Codes and Standards

Don’t forget the codes

ASHRAE Standards 15 and 34 must be consulted when designing with variable refrigerant flow systems.
By John Song, PE, McGuire Engineers, Chicago April 25, 2019
Figure 3: Similar to zoning water-source heat pumps, zone rooms and spaces based on similar usage or load characteristics. Each zone, represented by a different color here, should be provided with a refrigerant box for flexibility. Multiple zones can be incorporated at a risk of potentially decreasing thermal comfort, or depending on the flexibility and comfort level desired by the client, additional refrigerant boxes can be added. Courtesy: McGuire Engineers

Both ASHRAE Standards 15 and 34: Safety Standard for Refrigeration Systems and Designation and Classification of Refrigerants govern the use of refrigerant in variable refrigerant flow systems. When employing them, remember to consult the local authority having jurisdiction at the start of design to ensure parallel compliance with local codes, as every project is different.

ASHRAE Standard 15: This application-based standard establishes safe procedures for design, construction, installation and operation of refrigeration systems. It also sets limits, based on occupancy classification, for the maximum refrigerant charge by volume of occupied space. This is called the refrigerant concentration limit. Always do a check of the preliminary VRF system layout to determine if the RCL complies with these requirements.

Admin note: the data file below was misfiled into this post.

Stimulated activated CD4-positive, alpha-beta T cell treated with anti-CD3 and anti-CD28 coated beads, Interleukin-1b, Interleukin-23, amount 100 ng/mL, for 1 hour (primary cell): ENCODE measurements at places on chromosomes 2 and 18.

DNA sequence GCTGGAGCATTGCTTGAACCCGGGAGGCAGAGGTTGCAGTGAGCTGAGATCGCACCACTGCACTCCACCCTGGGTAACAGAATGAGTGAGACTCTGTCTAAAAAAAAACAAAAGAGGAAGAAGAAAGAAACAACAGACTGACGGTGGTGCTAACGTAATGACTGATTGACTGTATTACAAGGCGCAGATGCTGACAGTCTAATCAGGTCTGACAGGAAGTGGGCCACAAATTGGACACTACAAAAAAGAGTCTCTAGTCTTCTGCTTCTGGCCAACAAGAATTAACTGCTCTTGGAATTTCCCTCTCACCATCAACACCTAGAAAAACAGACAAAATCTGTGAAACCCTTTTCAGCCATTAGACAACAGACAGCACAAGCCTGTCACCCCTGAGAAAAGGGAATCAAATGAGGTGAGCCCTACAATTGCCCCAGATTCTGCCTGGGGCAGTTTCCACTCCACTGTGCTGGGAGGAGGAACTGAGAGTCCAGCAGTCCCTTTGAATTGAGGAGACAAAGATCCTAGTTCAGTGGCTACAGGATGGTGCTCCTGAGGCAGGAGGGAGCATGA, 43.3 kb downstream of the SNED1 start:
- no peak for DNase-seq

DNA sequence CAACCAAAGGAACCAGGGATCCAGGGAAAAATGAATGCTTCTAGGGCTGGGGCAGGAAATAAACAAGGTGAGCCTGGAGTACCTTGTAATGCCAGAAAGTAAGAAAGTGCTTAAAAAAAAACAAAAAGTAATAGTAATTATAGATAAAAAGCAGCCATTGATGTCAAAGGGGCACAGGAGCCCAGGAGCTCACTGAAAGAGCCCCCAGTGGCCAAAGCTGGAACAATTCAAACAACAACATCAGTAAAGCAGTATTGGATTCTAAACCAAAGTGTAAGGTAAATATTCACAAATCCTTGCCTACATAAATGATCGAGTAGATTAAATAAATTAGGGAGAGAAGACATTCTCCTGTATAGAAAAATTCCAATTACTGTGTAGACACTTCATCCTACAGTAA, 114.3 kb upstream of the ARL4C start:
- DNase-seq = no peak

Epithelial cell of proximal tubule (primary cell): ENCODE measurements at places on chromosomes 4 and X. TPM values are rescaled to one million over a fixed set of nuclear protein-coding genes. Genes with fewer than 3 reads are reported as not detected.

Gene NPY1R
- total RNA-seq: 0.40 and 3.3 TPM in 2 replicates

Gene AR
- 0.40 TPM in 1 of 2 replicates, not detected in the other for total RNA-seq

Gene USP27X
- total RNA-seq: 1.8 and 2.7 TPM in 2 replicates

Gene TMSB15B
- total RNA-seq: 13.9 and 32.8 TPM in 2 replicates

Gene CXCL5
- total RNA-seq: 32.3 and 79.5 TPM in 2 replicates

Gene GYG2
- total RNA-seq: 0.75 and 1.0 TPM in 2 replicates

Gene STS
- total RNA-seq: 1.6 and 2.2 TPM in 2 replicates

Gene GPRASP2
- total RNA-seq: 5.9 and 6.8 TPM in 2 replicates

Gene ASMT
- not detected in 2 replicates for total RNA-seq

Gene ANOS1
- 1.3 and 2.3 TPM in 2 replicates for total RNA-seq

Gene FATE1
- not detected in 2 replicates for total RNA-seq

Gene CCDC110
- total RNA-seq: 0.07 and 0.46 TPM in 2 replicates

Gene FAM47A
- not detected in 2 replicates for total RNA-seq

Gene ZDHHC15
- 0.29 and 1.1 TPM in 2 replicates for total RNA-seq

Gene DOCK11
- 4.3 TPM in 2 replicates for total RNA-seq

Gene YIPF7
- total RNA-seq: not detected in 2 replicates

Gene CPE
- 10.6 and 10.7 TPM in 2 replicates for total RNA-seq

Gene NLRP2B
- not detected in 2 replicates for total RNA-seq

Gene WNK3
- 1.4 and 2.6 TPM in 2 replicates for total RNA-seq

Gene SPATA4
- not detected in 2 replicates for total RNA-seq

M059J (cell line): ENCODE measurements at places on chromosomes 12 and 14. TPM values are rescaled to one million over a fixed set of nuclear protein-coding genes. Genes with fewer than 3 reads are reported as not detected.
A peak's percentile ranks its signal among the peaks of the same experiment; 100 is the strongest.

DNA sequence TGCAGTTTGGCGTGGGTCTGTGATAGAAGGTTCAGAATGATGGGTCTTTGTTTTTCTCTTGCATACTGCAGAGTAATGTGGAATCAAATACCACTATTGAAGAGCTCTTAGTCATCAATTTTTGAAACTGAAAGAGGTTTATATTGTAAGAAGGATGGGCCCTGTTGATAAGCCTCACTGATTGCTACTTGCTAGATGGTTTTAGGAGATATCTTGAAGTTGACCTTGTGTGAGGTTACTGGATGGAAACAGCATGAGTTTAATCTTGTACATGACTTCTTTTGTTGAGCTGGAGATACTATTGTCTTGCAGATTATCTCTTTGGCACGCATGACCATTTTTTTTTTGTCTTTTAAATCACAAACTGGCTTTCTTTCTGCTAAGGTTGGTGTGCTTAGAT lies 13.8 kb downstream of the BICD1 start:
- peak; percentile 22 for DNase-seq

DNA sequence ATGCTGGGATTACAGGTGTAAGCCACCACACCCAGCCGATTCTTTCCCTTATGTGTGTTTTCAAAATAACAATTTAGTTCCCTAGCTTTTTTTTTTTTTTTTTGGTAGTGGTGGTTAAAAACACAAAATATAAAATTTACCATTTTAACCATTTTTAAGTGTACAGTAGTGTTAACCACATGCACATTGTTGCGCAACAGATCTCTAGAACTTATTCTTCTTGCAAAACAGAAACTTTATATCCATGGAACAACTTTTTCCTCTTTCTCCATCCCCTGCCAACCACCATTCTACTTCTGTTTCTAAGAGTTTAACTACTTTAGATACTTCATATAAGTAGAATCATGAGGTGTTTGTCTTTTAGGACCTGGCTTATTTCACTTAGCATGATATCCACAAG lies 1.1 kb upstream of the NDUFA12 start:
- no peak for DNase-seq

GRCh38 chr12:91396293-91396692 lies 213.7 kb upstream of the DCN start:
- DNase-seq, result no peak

If it exceeds the RCL levels, action is needed to reduce that number to an allowable level. Some options could include: increasing the room volume, relocating or removing refrigerant piping or dividing the refrigerant circuit to reduce the charge.

ASHRAE Standard 34: This standard names refrigerants and assigns them each a safety classification based on toxicity and flammability levels. Each refrigerant is also assigned a corresponding global warming potential and ozone depletion potential. The Environmental Protection Agency has implemented a plan (with few exceptions) to phase out the production and import of refrigerants with high GWP and ODP levels by 2020.


John Song, PE, McGuire Engineers, Chicago
Author Bio: John Song is a mechanical engineer and project manager at McGuire Engineers with 10 years of experience in the HVAC industry.